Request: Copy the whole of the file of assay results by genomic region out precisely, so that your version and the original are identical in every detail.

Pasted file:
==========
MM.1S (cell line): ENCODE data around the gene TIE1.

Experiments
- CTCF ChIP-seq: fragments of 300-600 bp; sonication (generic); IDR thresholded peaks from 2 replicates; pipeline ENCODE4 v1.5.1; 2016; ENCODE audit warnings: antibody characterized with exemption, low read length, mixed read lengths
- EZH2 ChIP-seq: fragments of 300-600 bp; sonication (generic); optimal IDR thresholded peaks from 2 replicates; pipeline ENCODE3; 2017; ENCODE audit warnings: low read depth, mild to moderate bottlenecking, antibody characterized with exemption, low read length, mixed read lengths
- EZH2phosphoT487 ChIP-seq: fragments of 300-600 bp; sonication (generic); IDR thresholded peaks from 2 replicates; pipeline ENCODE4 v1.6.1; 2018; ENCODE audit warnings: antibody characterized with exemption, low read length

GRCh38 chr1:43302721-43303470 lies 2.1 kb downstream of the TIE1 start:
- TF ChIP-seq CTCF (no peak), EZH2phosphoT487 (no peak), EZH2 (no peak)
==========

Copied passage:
MM.1S (cell line): ENCODE data around the gene TIE1.

Experiments
- CTCF ChIP-seq: fragments of 300-600 bp; sonication (generic); IDR thresholded peaks from 2 replicates; pipeline ENCODE4 v1.5.1; 2016; ENCODE audit warnings: antibody characterized with exemption, low read length, mixed read lengths
- EZH2 ChIP-seq: fragments of 300-600 bp; sonication (generic); optimal IDR thresholded peaks from 2 replicates; pipeline ENCODE3; 2017; ENCODE audit warnings: low read depth, mild to moderate bottlenecking, antibody characterized with exemption, low read length, mixed read lengths
- EZH2phosphoT487 ChIP-seq: fragments of 300-600 bp; sonication (generic); IDR thresholded peaks from 2 replicates; pipeline ENCODE4 v1.6.1; 2018; ENCODE audit warnings: antibody characterized with exemption, low read length

GRCh38 chr1:43302721-43303470 lies 2.1 kb downstream of the TIE1 start:
- TF ChIP-seq CTCF (no peak), EZH2phosphoT487 (no peak), EZH2 (no peak)